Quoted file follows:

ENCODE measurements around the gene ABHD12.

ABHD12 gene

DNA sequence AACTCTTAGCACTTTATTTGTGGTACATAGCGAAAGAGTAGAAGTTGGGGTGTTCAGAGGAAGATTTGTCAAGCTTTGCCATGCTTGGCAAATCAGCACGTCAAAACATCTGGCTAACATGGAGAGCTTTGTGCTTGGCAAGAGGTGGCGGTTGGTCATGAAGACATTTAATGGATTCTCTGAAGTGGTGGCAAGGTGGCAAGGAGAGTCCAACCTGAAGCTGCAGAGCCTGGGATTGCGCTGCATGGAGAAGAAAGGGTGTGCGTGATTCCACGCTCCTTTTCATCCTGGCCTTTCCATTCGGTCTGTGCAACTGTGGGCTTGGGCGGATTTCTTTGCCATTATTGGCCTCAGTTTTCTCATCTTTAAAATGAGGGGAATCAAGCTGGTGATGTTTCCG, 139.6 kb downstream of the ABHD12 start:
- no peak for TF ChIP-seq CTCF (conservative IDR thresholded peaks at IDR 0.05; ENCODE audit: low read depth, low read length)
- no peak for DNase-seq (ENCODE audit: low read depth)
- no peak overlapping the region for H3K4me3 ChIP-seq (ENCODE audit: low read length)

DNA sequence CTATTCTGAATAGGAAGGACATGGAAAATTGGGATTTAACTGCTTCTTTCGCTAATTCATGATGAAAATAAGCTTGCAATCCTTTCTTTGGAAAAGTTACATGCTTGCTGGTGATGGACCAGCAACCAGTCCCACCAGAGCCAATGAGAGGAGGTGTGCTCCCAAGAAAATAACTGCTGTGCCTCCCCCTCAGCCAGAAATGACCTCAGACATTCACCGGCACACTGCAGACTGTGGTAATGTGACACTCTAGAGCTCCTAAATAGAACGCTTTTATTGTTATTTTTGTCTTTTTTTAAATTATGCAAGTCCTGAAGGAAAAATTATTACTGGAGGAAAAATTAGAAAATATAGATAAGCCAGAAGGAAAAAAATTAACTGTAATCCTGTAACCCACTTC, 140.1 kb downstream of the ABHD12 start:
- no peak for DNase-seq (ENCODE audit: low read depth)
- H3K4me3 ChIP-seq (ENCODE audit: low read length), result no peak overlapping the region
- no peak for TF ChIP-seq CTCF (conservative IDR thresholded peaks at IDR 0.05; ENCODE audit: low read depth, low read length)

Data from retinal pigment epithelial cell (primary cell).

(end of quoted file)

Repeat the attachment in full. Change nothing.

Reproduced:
ENCODE measurements around the gene ABHD12.

ABHD12 gene

DNA sequence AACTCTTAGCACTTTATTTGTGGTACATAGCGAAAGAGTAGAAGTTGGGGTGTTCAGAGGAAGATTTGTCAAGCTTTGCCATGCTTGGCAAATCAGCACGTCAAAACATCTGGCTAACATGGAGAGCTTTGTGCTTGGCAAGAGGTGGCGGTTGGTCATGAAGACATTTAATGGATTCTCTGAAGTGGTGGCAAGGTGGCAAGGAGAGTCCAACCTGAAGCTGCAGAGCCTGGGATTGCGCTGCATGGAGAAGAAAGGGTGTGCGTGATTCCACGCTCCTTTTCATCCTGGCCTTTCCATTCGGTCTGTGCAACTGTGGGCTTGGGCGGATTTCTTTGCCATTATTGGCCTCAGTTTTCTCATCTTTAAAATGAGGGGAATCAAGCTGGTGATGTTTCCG, 139.6 kb downstream of the ABHD12 start:
- no peak for TF ChIP-seq CTCF (conservative IDR thresholded peaks at IDR 0.05; ENCODE audit: low read depth, low read length)
- no peak for DNase-seq (ENCODE audit: low read depth)
- no peak overlapping the region for H3K4me3 ChIP-seq (ENCODE audit: low read length)

DNA sequence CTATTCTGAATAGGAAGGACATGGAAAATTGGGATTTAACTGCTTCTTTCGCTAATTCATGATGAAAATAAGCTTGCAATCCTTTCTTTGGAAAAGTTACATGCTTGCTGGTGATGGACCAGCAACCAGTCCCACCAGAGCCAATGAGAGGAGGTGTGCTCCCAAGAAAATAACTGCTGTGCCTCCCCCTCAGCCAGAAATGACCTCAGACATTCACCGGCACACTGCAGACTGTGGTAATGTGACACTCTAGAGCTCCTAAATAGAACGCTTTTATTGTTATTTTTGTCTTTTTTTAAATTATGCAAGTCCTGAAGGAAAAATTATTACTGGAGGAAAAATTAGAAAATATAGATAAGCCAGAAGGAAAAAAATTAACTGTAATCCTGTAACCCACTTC, 140.1 kb downstream of the ABHD12 start:
- no peak for DNase-seq (ENCODE audit: low read depth)
- H3K4me3 ChIP-seq (ENCODE audit: low read length), result no peak overlapping the region
- no peak for TF ChIP-seq CTCF (conservative IDR thresholded peaks at IDR 0.05; ENCODE audit: low read depth, low read length)

Data from retinal pigment epithelial cell (primary cell).